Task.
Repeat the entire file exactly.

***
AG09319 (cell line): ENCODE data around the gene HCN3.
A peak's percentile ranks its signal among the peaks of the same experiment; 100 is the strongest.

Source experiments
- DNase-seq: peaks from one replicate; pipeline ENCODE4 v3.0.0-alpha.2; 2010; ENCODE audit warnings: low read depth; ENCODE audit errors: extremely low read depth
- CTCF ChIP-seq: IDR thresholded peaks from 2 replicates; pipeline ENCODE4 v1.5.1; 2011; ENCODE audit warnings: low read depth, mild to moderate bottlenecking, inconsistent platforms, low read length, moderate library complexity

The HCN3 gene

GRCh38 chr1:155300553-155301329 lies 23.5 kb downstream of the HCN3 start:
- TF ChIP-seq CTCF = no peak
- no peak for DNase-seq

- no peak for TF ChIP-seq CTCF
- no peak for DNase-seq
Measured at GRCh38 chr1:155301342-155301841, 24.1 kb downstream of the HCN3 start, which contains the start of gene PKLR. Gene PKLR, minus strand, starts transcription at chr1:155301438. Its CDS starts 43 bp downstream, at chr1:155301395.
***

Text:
AG09319 (cell line): ENCODE data around the gene HCN3.
A peak's percentile ranks its signal among the peaks of the same experiment; 100 is the strongest.

Source experiments
- DNase-seq: peaks from one replicate; pipeline ENCODE4 v3.0.0-alpha.2; 2010; ENCODE audit warnings: low read depth; ENCODE audit errors: extremely low read depth
- CTCF ChIP-seq: IDR thresholded peaks from 2 replicates; pipeline ENCODE4 v1.5.1; 2011; ENCODE audit warnings: low read depth, mild to moderate bottlenecking, inconsistent platforms, low read length, moderate library complexity

The HCN3 gene

GRCh38 chr1:155300553-155301329 lies 23.5 kb downstream of the HCN3 start:
- TF ChIP-seq CTCF = no peak
- no peak for DNase-seq

- no peak for TF ChIP-seq CTCF
- no peak for DNase-seq
Measured at GRCh38 chr1:155301342-155301841, 24.1 kb downstream of the HCN3 start, which contains the start of gene PKLR. Gene PKLR, minus strand, starts transcription at chr1:155301438. Its CDS starts 43 bp downstream, at chr1:155301395.